Dept. of State, July 15. 1808.
I have had the honor to receive your letter of the 15th. Ult. of which Mr. Farwell was the Bearer, and to hand to the President, the one addressed to him by the same conveyance.
The distressful wants & apprehensions of the Inhabitants of St: Bartholomews, excite in the President all the sympathy which is due to them, and nothing could be more gratifying to his benevolence than to find himself under circumstances not restraining him from contributing to their relief, by complying with your Excellency’s earnest solicitations. Such unfortunately is not the case. The inhibition of Exports from the United States, was a painful measure imposed by imperious considerations, and founded in that exact impartiality, which forms the basis of their Neutral policy. Without dwelling therefore, on the limited discretion which the law has left to the President, the discernment and condor of your Excellency will not misconstrue his motives in declining a precedent which would force on him, an unwarrantable distinction among belligerents, or if invalidating the scope of a law so deeply important to the National interests. Sincerely wishing that the supplies which cannot be derived from this source may have resulted from the provident attention, which your Excellency will doubtless have extended to others, I have the honor to remain, Your Excellency’s most obedt. & most Hble. Servt.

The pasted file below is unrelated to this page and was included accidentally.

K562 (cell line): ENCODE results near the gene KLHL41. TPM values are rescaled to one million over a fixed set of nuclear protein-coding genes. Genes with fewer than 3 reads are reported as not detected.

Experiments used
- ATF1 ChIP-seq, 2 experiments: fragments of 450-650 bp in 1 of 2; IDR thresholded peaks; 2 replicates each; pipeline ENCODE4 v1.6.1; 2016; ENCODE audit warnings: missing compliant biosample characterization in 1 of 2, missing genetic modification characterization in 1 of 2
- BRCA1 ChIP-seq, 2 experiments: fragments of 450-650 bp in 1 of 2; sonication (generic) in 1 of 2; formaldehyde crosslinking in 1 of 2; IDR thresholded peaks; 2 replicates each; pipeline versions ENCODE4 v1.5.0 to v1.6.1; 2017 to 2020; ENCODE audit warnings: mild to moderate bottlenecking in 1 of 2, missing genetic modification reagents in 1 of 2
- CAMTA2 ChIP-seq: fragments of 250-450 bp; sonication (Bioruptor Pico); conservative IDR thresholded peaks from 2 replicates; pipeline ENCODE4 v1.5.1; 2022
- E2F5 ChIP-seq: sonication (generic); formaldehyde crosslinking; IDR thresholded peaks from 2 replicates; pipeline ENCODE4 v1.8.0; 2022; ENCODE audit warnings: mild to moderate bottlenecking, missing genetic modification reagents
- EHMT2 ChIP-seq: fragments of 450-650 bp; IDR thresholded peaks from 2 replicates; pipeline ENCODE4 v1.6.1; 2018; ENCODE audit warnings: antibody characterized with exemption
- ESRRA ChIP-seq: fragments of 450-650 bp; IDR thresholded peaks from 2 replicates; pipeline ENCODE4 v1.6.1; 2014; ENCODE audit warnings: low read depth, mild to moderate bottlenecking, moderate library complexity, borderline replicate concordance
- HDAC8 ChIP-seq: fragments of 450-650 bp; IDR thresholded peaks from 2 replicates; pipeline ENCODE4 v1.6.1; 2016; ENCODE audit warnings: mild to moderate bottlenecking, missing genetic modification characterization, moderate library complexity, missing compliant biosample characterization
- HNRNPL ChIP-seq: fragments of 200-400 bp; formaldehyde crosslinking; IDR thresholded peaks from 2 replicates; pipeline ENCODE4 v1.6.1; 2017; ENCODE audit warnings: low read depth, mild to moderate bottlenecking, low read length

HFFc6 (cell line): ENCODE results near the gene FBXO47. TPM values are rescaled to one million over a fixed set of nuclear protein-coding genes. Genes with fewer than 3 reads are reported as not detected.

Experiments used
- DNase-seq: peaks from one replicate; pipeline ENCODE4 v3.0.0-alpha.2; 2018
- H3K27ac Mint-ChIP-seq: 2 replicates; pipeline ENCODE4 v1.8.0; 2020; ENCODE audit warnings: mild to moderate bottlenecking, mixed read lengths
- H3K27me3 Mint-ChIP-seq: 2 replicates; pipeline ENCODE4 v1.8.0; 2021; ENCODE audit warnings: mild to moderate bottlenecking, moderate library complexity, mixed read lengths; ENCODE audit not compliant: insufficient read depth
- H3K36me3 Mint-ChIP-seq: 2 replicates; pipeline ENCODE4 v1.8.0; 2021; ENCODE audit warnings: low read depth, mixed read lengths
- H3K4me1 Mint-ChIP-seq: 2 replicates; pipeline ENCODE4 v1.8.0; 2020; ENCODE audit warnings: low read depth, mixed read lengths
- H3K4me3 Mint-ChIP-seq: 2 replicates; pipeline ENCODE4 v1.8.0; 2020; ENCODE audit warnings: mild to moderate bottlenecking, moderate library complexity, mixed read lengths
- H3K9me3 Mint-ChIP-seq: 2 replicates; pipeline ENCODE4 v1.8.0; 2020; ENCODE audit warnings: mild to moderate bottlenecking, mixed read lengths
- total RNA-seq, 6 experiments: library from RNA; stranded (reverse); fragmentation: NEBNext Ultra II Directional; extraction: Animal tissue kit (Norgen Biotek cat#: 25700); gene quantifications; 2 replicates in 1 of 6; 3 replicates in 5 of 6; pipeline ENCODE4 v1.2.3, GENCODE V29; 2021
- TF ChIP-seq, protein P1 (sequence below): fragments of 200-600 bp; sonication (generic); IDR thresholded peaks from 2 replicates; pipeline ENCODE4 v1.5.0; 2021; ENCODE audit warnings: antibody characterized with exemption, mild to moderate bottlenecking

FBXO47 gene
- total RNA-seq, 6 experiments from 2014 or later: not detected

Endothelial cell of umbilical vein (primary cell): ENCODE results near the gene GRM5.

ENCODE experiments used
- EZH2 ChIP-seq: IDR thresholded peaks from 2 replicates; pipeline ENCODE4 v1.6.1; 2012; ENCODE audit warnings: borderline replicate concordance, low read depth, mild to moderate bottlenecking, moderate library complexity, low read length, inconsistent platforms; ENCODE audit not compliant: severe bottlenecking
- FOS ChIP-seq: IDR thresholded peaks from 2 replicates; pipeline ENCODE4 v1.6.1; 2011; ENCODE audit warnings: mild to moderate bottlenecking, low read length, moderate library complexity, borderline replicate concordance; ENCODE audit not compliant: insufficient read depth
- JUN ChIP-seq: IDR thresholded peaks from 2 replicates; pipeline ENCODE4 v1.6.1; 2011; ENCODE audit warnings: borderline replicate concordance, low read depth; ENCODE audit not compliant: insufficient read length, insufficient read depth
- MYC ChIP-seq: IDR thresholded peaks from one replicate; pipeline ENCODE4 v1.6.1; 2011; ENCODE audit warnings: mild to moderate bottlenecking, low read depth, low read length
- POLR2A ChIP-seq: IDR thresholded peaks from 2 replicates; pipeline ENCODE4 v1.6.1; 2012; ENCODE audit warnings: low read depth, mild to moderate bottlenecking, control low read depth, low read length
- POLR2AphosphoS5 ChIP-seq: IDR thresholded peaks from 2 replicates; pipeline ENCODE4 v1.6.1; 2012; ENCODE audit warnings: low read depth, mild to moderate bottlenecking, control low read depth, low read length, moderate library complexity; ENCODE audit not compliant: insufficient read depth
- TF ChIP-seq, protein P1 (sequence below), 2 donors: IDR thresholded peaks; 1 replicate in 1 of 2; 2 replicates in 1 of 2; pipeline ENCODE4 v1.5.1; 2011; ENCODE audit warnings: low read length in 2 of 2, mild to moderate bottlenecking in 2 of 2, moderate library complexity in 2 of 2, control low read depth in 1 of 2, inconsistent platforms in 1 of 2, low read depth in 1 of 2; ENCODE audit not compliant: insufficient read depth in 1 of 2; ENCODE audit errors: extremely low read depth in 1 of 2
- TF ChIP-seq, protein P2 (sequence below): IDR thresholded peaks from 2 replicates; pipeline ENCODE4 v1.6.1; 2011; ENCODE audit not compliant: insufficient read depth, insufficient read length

DNA: RG 59—IC—Instructions to Consuls.